Irreplaceable mortality of Helicoverpa armigera due to natural enemies was studied in cotton in western Kenya. Field populations of H. armigera were followed in three types of subplots: where crawling predators were suppressed, where both crawling and flying predators were suppressed and where predators were unaffected. Ants were the predominant crawling predators, whereas anthocorids were the predominant flying predators. H. armigera mortality from egg to late larval stage was very high (96.4-99.7%) and was greater in the second than in the first generation. Suppression of the different groups of predators did not increase the density of the pest. It is argued that the high level of background mortality obscured the role of predators. The possible role of host-plant condition on background mortality is discussed.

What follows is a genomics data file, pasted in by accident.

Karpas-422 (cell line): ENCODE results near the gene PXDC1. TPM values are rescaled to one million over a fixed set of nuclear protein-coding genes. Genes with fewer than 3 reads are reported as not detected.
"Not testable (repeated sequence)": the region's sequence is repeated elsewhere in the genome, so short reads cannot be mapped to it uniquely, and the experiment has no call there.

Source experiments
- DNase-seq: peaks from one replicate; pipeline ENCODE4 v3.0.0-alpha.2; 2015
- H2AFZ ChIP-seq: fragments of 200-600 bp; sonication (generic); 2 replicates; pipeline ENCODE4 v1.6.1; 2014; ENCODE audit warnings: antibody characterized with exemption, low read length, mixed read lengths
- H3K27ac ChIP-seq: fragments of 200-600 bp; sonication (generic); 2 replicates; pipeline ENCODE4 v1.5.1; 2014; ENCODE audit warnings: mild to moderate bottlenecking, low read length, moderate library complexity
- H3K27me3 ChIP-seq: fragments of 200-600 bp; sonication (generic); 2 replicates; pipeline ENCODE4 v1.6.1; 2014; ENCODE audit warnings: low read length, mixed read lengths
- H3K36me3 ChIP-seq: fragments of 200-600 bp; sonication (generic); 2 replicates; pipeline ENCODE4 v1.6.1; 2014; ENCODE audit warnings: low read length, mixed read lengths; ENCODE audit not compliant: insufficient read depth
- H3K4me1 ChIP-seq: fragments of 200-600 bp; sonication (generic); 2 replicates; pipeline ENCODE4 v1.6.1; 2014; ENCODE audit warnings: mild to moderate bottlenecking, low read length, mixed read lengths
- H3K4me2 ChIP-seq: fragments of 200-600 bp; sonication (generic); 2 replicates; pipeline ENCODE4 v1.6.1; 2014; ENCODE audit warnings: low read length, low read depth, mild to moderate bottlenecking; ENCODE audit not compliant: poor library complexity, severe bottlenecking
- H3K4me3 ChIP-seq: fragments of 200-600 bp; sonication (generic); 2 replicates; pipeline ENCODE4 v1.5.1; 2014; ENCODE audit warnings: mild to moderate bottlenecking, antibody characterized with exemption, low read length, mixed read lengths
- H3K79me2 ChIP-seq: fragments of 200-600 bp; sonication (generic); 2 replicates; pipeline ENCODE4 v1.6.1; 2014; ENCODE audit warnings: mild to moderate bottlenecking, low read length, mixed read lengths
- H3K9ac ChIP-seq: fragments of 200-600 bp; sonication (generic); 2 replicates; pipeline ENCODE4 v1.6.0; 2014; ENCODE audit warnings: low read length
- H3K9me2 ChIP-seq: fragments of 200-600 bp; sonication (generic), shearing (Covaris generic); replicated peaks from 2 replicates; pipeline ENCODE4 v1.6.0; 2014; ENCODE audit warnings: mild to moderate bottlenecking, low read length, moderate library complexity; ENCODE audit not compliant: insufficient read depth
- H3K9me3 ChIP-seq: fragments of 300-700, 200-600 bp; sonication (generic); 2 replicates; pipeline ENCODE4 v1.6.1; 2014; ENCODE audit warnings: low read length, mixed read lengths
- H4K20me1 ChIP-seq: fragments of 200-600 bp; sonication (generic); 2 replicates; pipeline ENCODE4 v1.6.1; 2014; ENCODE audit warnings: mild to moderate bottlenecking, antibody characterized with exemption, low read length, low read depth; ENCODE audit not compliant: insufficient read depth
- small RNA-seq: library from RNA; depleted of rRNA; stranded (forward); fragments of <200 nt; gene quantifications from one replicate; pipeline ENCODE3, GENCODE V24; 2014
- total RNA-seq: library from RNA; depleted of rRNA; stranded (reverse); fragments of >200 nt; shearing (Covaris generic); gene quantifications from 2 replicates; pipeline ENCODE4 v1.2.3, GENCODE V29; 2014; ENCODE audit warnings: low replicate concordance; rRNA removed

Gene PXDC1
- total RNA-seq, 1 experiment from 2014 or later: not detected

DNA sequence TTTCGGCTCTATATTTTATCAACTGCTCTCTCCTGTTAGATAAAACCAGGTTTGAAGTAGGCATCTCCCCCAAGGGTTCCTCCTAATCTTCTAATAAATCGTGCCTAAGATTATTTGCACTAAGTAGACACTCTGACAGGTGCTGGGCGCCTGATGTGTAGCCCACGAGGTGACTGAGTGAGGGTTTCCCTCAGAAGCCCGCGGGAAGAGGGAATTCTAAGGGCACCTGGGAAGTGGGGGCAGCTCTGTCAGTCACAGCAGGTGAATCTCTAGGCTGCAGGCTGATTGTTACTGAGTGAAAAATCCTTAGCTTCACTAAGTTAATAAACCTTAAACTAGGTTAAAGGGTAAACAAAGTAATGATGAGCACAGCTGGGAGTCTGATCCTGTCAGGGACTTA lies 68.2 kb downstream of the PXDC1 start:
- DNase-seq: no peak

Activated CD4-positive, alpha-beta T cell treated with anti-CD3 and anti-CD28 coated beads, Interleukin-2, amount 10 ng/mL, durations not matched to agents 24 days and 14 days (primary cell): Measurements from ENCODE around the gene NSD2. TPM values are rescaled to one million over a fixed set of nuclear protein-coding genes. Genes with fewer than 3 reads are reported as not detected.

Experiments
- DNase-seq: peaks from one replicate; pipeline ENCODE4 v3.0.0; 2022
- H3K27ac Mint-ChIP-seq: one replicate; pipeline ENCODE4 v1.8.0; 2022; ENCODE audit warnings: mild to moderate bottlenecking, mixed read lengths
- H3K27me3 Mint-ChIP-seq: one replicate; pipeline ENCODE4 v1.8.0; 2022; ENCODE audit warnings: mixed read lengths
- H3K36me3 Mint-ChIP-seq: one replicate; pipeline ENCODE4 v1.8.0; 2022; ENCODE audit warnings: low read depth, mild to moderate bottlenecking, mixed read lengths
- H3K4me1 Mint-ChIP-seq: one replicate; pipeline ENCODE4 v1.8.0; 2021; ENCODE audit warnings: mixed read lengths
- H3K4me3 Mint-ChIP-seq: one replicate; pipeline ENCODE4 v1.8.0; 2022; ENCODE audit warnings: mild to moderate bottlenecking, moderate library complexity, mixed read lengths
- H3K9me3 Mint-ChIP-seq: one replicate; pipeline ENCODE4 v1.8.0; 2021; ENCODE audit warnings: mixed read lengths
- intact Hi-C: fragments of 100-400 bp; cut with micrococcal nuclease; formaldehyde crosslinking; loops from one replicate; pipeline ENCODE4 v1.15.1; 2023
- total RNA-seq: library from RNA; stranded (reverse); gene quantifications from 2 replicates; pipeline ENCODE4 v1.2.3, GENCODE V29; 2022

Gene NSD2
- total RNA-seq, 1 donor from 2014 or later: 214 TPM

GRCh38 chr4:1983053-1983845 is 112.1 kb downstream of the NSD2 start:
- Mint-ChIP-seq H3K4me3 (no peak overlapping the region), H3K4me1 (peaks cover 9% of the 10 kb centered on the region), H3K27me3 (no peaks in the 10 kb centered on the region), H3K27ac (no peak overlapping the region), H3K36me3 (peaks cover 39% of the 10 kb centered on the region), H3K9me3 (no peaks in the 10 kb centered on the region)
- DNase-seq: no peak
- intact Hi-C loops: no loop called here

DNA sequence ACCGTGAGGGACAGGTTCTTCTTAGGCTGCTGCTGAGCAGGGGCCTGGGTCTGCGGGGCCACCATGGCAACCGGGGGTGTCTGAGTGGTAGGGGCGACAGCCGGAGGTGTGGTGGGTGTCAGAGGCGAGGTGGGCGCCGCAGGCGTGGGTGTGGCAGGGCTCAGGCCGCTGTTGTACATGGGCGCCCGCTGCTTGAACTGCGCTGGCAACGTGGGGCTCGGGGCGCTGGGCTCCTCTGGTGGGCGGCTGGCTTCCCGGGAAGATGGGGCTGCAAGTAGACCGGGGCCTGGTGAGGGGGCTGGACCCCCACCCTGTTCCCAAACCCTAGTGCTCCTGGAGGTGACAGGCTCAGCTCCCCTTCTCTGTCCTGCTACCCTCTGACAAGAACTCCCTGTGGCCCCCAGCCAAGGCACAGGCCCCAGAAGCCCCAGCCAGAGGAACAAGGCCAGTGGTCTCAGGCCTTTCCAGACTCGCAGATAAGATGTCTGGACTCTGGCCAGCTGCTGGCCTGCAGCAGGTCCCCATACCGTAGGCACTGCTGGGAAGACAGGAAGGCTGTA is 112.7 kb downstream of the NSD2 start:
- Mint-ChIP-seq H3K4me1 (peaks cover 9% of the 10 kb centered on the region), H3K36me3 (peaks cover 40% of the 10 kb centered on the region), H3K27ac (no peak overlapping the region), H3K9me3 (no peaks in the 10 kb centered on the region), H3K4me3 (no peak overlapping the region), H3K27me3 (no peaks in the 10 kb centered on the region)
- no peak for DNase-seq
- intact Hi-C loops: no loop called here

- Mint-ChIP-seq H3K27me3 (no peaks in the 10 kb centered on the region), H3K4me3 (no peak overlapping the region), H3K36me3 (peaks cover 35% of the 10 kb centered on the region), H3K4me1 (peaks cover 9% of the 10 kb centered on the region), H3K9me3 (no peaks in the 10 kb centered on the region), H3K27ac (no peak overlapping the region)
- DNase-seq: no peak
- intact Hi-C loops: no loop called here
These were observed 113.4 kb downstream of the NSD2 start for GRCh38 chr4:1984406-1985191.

Van den Berg, H.; Cock, M.J.W. Natural control of Helicoverpa armigera in cotton: assessment of the role of predation. Biocontrol Science and Technology (1995) 5 (4) 453-464. [DOI: 10.1080/09583159550039648]